As a Shopsmith employee at the time I had been given a bit of a heads-up of Shopsmith's purchase of the Strong patents, and even got a hands-on demo of Mr. Strong's version of the tool by Donald himself.
Months later I was surprised by the final tool, because I had been hoping that we would be able to use the many "vertical" bits that were on the market for producing raised panel doors. These bits normally required the wood panel to be passed across the bit on edge, which was quite precarious and potentially dangerous. Anyway, I assumed that our R&D guys would do their best to permit the use of these bits on their version of the Joint-Matic, but when they dropped off a first run version to my shop I noted that the opening in the table was too small to accommodate these bits. I called my contact in Product Management and invited them to the shop and showed him the problem. He replied "Turn it on and crank it down into the table". What the heck, why not? So I did and the carbide tipped bit cut through the table like butter. Next we ran a few panels over the bit, horizontally, mind you, and the panels came out perfect.
The second problem was discovered later while using a long spiral bit along with the miter gauge; The but cut right through the base of the miter gauge! So, I went to work fabricating a sub-table which accomplished two things: 1.) It gave the Joint-Matic a longer table opening that would accommodate the longest bits I could find and 2.) I inserted one of Shopsmith's patented adjustable miter slot extrusions a few inches away from the platen, keeping the aluminum gauge away from the bit. This sub-table was attached to the Joint-Matic's t-slot miter slot using a couple of Shopsmith's T-Nuts, and when it was all said and done I had created what became one of Shopsmith's top selling tool accessory. I was later paid for this accessory table idea with a nice Powermatic 64 tablesaw.
There is one important thing that you need to keep an eye out for if you are shopping for the Shopsmith version of this tool. You'll want to make sure that the plastic platen (SS calls this part the "Slide") that moves the router up and down isn't cracked where the knob that adjusts the backlash out of the lead-thread, threads into the platen. If you are buying one online ask the seller to tighten the knob gently and snap a photo of this detail from above. If it's cracked, you'd better be very handy with epoxy or you would be advised to take a pass.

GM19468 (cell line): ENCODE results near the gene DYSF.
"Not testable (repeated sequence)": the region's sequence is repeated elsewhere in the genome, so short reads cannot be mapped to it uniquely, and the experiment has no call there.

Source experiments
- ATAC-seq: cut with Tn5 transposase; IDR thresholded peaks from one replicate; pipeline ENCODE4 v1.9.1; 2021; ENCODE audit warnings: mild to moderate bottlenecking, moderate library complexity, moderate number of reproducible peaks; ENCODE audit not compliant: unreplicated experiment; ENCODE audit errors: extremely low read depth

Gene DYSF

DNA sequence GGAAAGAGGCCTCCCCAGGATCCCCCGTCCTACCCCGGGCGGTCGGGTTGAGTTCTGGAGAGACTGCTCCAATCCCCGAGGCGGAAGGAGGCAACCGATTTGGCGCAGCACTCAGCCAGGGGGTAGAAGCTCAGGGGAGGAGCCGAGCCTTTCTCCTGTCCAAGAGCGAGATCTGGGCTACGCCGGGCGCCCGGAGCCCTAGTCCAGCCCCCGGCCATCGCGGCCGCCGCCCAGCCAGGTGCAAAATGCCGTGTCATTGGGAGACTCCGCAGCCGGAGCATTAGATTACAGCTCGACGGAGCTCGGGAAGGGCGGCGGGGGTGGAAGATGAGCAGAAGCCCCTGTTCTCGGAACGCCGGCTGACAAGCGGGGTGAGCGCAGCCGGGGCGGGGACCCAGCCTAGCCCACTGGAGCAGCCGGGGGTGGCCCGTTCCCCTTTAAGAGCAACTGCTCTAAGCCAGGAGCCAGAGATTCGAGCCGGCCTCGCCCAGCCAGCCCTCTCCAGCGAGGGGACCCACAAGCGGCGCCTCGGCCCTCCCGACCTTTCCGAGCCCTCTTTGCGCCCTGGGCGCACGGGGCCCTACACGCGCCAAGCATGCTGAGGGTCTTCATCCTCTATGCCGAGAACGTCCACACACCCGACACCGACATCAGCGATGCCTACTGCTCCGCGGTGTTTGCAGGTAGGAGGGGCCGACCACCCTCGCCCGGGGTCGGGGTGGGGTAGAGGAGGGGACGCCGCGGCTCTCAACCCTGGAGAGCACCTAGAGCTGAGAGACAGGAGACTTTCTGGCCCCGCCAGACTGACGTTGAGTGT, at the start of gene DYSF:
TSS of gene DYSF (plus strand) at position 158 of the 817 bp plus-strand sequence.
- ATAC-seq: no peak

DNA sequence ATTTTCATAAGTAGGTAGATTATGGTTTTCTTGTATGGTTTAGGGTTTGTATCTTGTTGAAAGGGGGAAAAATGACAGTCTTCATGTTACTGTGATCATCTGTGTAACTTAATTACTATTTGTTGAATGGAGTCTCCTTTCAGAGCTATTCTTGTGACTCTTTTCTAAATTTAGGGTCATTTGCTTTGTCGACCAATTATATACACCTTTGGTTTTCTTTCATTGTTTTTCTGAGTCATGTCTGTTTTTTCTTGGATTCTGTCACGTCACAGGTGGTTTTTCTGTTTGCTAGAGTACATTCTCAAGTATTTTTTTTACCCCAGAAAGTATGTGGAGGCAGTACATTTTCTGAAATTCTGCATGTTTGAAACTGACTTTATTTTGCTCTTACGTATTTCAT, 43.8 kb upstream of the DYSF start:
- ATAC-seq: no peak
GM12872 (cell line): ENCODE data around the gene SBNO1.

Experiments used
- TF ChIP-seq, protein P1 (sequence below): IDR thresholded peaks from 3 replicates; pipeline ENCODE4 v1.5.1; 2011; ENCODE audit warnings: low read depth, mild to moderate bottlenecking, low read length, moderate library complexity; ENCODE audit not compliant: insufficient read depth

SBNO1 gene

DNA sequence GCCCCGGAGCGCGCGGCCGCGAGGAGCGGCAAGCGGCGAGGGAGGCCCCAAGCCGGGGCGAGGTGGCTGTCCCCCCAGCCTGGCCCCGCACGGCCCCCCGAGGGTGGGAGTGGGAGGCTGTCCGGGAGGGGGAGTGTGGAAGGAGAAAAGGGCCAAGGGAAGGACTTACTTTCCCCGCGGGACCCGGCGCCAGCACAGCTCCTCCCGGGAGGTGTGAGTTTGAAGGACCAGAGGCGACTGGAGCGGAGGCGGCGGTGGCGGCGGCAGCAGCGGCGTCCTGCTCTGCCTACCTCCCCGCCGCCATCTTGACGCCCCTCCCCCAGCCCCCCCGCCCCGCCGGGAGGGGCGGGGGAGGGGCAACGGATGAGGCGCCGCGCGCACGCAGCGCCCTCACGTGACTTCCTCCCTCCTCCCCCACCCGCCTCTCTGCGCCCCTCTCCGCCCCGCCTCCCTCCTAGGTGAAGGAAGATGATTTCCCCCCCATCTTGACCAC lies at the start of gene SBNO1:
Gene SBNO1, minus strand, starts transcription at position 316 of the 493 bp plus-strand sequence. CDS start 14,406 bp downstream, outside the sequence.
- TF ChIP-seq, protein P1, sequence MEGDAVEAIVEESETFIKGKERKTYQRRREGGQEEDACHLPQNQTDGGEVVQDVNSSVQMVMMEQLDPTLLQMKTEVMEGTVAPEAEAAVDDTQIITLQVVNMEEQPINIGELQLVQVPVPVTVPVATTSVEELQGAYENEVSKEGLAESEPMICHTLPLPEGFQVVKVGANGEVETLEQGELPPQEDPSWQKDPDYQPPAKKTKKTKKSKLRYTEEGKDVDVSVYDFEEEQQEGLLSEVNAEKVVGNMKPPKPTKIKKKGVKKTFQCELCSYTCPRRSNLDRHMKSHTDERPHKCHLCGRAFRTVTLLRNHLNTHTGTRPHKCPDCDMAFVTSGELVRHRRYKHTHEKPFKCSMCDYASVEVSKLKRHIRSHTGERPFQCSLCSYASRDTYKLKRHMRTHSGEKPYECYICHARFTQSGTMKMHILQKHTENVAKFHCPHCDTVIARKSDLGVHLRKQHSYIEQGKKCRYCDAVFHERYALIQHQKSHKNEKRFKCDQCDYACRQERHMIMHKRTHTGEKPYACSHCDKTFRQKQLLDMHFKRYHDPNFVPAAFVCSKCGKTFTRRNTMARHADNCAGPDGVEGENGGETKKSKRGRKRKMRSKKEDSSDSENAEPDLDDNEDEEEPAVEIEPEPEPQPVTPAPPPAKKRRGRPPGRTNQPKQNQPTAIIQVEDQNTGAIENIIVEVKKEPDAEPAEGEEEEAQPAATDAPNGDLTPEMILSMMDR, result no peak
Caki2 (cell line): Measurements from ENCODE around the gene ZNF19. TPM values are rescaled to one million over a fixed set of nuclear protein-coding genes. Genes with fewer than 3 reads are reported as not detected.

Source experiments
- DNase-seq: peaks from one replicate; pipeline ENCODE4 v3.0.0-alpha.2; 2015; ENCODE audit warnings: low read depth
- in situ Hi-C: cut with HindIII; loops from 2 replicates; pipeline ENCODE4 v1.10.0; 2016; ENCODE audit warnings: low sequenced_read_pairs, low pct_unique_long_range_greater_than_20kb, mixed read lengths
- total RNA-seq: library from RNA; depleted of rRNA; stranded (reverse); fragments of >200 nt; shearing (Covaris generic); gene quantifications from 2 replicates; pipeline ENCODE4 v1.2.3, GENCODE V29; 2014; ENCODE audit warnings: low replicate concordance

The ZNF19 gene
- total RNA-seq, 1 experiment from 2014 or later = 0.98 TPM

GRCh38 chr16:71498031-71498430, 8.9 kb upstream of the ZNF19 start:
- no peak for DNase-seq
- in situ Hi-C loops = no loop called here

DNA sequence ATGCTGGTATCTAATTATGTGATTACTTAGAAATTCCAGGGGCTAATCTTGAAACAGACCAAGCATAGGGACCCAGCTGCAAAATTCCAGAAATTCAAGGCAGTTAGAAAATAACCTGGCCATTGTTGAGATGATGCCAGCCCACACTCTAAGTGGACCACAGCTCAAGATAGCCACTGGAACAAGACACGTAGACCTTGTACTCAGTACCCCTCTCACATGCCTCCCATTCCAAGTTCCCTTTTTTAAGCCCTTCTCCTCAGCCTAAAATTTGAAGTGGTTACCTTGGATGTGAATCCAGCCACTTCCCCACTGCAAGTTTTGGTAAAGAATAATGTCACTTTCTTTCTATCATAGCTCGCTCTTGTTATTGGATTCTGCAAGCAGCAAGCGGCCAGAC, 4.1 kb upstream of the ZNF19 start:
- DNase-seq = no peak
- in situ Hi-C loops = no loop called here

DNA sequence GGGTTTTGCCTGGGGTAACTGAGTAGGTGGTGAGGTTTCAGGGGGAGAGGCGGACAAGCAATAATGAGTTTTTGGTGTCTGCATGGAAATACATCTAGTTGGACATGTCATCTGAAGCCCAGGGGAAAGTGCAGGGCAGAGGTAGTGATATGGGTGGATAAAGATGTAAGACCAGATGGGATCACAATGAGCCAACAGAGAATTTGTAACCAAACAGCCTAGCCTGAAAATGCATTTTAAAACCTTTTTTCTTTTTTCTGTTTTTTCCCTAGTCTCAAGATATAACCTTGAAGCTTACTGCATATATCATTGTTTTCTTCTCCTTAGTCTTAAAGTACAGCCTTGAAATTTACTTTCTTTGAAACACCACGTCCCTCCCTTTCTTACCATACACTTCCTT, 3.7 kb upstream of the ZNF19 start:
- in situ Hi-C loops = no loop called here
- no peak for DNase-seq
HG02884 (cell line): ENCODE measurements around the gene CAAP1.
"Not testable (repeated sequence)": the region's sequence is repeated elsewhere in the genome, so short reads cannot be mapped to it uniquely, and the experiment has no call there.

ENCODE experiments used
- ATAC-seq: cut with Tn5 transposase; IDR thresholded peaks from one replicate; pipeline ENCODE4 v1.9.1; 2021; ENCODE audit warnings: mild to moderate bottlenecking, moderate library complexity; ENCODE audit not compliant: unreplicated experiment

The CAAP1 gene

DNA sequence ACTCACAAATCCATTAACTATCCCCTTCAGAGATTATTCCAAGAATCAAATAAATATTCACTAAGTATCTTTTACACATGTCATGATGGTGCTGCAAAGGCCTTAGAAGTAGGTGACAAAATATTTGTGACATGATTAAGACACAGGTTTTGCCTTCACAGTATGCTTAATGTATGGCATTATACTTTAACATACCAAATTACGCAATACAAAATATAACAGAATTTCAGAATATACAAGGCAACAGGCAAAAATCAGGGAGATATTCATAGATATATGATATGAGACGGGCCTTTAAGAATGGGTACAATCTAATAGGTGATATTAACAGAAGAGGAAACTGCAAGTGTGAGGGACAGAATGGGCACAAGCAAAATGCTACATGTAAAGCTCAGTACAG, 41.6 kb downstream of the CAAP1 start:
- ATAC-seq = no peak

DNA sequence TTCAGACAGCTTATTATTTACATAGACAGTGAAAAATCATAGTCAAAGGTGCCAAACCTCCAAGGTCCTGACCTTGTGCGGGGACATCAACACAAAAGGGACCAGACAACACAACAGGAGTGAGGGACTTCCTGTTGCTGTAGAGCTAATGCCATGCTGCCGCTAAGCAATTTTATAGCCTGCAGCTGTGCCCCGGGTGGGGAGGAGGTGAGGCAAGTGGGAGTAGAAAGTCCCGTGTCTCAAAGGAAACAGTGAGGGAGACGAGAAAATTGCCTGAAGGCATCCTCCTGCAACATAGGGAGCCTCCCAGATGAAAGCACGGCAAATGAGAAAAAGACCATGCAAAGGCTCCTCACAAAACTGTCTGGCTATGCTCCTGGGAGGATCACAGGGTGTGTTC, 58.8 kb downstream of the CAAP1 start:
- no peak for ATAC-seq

Revised July 17 2013:
I just snagged this photo of a Jointmatic that happens to be for sale at this moment on eBay and that has an extreme example of the damage I mentioned above. This is a responsible seller and at a $100 buy it now price, there's probably a way to restore this if you are clever.
Revised Sept 24 2014: I bought a new Joint-Matic! Well, it's new to me. I've been watching for one on eBay and Craigslist for several years and when I find them they are either too expensive, to far away (crazy shipping expense) or the plastic platen (Slide) was broken, as mentioned above. This one showed-up on Craigslist and after a short phone call to the seller showed promise I made arrangements to drop by and check it out. The first thing I noticed as I entered his garage was leaning against the stand was a pristine sub-table accessory that I had invented while I was with Shopsmith. It made me smile and I couldn't wait to load it and the Joint-Matic into my van.
1.) The knob that locks the "Adjuster Nut" is overtightened. OR